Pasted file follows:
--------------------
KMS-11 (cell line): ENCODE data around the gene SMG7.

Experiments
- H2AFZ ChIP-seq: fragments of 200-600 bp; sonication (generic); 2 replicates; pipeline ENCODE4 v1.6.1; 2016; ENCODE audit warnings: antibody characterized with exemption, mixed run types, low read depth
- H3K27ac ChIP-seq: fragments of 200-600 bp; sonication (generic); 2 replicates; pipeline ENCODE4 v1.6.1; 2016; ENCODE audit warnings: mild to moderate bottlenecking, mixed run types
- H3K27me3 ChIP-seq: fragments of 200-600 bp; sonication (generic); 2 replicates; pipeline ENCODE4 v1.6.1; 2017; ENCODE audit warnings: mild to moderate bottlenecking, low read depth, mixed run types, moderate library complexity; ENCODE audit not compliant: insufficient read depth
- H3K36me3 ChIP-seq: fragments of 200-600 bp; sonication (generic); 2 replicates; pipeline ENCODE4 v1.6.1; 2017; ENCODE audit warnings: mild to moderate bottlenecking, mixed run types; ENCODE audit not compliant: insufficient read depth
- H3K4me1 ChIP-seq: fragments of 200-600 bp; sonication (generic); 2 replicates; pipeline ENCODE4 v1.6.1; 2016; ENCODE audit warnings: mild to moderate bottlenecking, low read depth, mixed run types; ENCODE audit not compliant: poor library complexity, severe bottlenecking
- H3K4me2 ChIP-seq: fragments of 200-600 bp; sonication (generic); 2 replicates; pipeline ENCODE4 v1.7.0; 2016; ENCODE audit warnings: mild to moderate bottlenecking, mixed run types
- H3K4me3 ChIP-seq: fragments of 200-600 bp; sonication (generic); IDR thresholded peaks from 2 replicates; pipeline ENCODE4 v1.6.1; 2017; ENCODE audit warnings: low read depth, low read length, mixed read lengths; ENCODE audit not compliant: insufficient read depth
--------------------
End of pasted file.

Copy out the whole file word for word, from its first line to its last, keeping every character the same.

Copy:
KMS-11 (cell line): ENCODE data around the gene SMG7.

Experiments
- H2AFZ ChIP-seq: fragments of 200-600 bp; sonication (generic); 2 replicates; pipeline ENCODE4 v1.6.1; 2016; ENCODE audit warnings: antibody characterized with exemption, mixed run types, low read depth
- H3K27ac ChIP-seq: fragments of 200-600 bp; sonication (generic); 2 replicates; pipeline ENCODE4 v1.6.1; 2016; ENCODE audit warnings: mild to moderate bottlenecking, mixed run types
- H3K27me3 ChIP-seq: fragments of 200-600 bp; sonication (generic); 2 replicates; pipeline ENCODE4 v1.6.1; 2017; ENCODE audit warnings: mild to moderate bottlenecking, low read depth, mixed run types, moderate library complexity; ENCODE audit not compliant: insufficient read depth
- H3K36me3 ChIP-seq: fragments of 200-600 bp; sonication (generic); 2 replicates; pipeline ENCODE4 v1.6.1; 2017; ENCODE audit warnings: mild to moderate bottlenecking, mixed run types; ENCODE audit not compliant: insufficient read depth
- H3K4me1 ChIP-seq: fragments of 200-600 bp; sonication (generic); 2 replicates; pipeline ENCODE4 v1.6.1; 2016; ENCODE audit warnings: mild to moderate bottlenecking, low read depth, mixed run types; ENCODE audit not compliant: poor library complexity, severe bottlenecking
- H3K4me2 ChIP-seq: fragments of 200-600 bp; sonication (generic); 2 replicates; pipeline ENCODE4 v1.7.0; 2016; ENCODE audit warnings: mild to moderate bottlenecking, mixed run types
- H3K4me3 ChIP-seq: fragments of 200-600 bp; sonication (generic); IDR thresholded peaks from 2 replicates; pipeline ENCODE4 v1.6.1; 2017; ENCODE audit warnings: low read depth, low read length, mixed read lengths; ENCODE audit not compliant: insufficient read depth